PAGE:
Culinary instructor Diana Gale has a collection of close to 700 recipes, but butter cake remains one of her favourites.
The 44-year-old Singaporean says: "One of my best childhood memories is eating my mother's homemade butter cake. As a child, eating cake fresh out of the oven and hot was the most wonderful thing on earth to me."
Her mother encouraged her to try making butter cake when she was 10 and that sparked an interest in cooking and baking.
Mrs Gale, whose husband is Australian, says: "I picked up baking because as I grew up and tasted more butter cake, I was struck by how different they tasted from my mother's. I wanted to find out how to make the perfect butter cake that was not too dense and not too sweet.
"I like how versatile butter cake is. It is a basic cake which you can build upon and use to express your creativity."
She developed a greater interest in cooking when she moved out to live on her own at the age of 21.
"My mother gave me her cake mixer and as I had more time to myself, I began to bake more often. I would read cookery books and search for recipes online," she says.
Despite her love for cooking and baking, she had no interest in pursuing a culinary career as her childhood ambition was to be a teacher. She was a secondary school teacher for five years and then a private English and mathematics tutor for 14 years.
She starteda blog (thedomestic goddesswannabe.com) in 2012 to archive her recipes online and share them with her friends.
"My friends often asked me for my recipes and it took time to search for them. I thought a blog would save me more time as they could look up the recipes on their own," she says.
She also wanted to collect her recipes for her children, who are aged eight and six. Many of her recipes come from her mother, aunt and grandmother.
The blog created opportunities for her to conduct cooking demonstrations at malls and events. When it led to more workshops and classes, she gave up her tutoring work and became a culinary instructor instead.
She recently launched her first book, The Domestic Goddess Wannabe Bakes. Published by Epigram Books, it features more than 80 baking recipes that include items for breakfast and dishes for celebrations. It is available for $44.90 before GST at major bookstores and online at shop.epigrambooks.sg.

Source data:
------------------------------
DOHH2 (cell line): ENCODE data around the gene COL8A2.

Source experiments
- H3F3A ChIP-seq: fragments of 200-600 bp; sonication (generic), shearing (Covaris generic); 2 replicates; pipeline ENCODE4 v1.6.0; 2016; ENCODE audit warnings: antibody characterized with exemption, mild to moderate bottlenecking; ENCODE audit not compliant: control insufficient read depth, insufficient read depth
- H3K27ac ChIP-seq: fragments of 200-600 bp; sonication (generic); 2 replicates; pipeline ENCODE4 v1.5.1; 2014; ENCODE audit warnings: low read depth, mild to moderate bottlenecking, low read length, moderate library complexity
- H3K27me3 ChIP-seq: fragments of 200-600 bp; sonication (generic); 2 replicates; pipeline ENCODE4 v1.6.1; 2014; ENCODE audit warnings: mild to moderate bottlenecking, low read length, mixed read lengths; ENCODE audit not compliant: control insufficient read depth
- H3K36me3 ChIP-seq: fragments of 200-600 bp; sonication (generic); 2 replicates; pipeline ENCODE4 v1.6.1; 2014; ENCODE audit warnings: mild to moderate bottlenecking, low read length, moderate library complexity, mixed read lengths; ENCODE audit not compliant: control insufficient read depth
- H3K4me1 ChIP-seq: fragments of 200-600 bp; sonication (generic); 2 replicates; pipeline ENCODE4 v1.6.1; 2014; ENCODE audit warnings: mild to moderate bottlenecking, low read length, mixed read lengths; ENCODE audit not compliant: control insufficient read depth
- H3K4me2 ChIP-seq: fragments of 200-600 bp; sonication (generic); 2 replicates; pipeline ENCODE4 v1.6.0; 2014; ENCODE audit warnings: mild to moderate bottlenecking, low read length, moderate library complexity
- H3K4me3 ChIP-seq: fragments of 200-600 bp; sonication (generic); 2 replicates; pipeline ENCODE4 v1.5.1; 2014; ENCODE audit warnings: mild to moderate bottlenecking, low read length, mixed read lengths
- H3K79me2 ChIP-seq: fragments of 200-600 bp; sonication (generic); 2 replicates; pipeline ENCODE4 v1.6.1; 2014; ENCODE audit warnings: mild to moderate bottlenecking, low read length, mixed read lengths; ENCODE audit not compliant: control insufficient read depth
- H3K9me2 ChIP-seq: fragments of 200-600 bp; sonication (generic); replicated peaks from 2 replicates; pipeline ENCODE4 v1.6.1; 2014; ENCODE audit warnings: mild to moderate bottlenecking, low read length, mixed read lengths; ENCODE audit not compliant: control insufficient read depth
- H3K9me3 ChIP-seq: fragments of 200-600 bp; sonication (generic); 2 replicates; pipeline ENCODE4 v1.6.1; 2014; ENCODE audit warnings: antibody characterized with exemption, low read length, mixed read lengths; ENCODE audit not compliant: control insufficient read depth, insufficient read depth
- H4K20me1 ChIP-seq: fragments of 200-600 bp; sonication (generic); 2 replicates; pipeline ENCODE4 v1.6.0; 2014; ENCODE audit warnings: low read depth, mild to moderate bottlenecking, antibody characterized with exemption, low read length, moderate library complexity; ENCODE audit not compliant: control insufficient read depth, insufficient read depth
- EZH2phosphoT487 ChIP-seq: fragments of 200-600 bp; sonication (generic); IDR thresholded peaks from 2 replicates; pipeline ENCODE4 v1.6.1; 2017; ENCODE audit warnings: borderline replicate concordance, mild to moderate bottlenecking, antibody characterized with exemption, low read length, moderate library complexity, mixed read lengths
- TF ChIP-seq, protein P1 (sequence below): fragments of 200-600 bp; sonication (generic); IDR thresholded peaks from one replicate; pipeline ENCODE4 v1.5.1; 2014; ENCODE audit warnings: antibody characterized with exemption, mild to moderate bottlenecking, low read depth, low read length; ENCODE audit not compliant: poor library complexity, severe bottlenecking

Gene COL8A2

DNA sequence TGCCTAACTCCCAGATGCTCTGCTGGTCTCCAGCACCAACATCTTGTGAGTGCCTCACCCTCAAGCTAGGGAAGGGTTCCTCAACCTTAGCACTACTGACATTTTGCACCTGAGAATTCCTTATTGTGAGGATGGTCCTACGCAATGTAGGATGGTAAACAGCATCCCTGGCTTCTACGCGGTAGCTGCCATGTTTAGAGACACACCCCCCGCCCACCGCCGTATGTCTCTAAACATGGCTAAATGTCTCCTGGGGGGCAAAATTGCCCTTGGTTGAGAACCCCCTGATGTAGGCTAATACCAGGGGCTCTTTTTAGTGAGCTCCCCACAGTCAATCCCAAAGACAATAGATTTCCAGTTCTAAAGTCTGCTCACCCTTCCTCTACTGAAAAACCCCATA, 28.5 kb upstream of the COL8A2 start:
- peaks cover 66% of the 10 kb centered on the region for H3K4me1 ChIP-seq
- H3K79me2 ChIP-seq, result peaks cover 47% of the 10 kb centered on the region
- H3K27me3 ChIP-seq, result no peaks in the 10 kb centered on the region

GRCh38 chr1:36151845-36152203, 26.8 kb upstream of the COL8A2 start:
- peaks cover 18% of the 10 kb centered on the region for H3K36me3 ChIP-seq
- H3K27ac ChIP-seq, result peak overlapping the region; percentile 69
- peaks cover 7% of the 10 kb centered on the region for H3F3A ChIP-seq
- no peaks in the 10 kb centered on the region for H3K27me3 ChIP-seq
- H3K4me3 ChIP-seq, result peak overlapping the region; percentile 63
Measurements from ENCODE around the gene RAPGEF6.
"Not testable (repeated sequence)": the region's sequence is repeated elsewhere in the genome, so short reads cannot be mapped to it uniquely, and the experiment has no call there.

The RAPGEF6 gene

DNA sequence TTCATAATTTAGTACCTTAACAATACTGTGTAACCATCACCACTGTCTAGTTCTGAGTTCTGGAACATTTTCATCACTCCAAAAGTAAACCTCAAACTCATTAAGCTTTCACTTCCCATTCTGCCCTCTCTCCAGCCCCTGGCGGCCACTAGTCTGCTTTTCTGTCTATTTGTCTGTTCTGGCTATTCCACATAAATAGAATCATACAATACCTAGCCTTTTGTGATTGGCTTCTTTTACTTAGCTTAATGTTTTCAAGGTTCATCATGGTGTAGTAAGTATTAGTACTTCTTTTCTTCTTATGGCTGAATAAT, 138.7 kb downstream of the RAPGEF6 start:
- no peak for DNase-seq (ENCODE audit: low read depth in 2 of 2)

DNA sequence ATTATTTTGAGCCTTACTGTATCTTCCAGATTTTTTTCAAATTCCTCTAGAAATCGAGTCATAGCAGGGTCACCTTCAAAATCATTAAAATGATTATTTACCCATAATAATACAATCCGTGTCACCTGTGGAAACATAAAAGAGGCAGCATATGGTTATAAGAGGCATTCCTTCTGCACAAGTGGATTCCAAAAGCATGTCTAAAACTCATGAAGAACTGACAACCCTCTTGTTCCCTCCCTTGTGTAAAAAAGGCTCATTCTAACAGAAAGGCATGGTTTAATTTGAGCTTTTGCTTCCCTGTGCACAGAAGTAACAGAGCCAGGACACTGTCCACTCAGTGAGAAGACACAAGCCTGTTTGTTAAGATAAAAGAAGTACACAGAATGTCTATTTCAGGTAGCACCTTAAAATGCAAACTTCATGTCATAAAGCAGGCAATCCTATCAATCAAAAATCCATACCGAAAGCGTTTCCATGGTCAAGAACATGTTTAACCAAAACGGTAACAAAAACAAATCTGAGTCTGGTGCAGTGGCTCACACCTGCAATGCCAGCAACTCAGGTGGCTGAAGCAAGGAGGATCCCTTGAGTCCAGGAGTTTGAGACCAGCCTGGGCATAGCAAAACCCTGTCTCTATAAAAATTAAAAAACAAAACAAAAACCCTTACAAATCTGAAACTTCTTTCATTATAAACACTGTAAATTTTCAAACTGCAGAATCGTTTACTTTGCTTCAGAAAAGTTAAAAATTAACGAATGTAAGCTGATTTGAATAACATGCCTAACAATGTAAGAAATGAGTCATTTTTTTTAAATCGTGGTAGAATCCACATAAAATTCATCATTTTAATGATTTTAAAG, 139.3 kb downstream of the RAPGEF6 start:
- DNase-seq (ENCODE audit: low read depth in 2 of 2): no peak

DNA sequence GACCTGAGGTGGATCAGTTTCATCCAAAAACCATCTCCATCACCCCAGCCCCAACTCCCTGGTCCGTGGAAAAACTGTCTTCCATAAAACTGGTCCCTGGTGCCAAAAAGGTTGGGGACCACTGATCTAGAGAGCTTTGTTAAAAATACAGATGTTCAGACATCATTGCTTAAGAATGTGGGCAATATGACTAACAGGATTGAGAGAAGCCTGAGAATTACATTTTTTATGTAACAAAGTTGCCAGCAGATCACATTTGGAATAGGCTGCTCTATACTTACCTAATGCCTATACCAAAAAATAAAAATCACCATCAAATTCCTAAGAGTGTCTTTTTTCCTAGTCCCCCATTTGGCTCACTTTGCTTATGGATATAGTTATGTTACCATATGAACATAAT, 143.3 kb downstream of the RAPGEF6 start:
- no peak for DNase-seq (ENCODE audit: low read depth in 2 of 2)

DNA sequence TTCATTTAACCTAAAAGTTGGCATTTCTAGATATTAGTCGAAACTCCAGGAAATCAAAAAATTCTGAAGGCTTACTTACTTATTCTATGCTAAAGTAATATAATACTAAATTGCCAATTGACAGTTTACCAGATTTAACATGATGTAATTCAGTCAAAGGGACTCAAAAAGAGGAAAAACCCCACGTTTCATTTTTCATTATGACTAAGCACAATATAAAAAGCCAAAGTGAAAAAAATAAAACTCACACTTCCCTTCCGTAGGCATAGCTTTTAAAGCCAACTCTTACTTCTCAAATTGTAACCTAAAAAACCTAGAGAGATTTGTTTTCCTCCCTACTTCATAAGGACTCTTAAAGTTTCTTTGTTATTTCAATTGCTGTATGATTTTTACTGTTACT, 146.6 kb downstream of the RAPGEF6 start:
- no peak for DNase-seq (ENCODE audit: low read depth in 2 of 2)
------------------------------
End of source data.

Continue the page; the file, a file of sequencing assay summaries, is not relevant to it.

Here, Mrs Gale shares a recipe for Pandan Coconut Butter Cake, which is featured in her book and is a spin on the basic butter cake. She came up with the recipe in 2015 as she wanted to inject local flavours into butter cake.
"Pandan and coconut are a classic match and I felt it would go well together in a butter cake, which is easier to bake than a chiffon cake."
For a lighter texture, she uses the egg-separation technique, in which the yolks are whisked separately from the whites before being combined in the batter.
She uses commercially available pandan paste and coconut milk as she finds that they give more consistent results. "If you make pandan juice from raw pandan leaves, the result varies with the quality of the pandan leaves," she says.
Self-taught in cooking, Mrs Gale is an advocate for simplifying cooking so that anyone who picks up her recipes can execute the steps on his own.
"People avoid cooking or baking because they think it is complicated or that there is too much washing up to do," she says.
"But it is possible to cook using a few simple ingredients and even if you don't have a cake mixer, you can still bake a basic cake using a wooden spoon and a mixing bowl."
PANDAN COCONUT BUTTER CAKE
- 250g unsalted butter, at room temperature
- 190g caster sugar
- 4 eggs (about 65g each), separated
- 200g cake flour
- 11/2 tsp baking powder
- 65ml coconut milk
- 1/2tsp pandan paste
Preheat the oven to 170 deg C.
In a mixing bowl, cream the butter and 140g of the sugar until the mixture turns light and fluffy. Add the egg yolks, one at a time, and mix until combined.
Mix the flour and baking powder. Fold half of the flour mixture into the batter, followed by the coconut milk and pandan paste. Then fold in the remaining flour mixture.
In a clean mixing bowl, whisk the egg whites until soft peaks form. Gradually add the remaining 50g sugar and whisk until firm peaks form.
Transfer one-third of the meringue into the egg yolk mixture and beat to mix. Then gently fold the remaining meringue, in two batches, into the cake mixture until no white streaks remain.
Pour the batter into a lightly greased 20cm round cake tin. Smooth the top and bake in the preheated oven for 40 to 45 minutes, or until a skewer inserted into the centre of the cake comes out clean. Leave to cool in the tin for five minutes before turning out onto a wire rack to cool completely.
Serves 10 to 12 people
Source: The Straits Times © Singapore Press Holdings Limited. Reproduced with permission.